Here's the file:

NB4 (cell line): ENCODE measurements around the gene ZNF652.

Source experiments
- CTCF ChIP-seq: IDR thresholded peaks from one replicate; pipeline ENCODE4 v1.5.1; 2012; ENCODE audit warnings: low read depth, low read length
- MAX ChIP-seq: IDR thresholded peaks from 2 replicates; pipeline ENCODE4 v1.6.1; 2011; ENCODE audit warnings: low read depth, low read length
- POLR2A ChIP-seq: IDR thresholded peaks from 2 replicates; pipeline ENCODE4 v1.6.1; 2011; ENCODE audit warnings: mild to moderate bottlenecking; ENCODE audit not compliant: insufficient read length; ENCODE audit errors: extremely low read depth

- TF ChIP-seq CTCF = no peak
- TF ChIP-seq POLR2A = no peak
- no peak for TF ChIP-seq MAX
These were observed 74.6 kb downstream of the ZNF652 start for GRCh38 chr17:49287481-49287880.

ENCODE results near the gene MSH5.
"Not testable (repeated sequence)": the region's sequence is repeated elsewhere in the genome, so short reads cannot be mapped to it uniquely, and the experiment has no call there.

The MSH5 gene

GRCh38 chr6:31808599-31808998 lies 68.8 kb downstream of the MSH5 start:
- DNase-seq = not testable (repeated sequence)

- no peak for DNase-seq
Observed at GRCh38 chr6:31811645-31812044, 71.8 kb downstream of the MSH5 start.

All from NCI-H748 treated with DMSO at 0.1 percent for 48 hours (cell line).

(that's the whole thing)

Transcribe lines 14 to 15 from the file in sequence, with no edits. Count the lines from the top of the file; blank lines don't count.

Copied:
- DNase-seq = not testable (repeated sequence)

- no peak for DNase-seq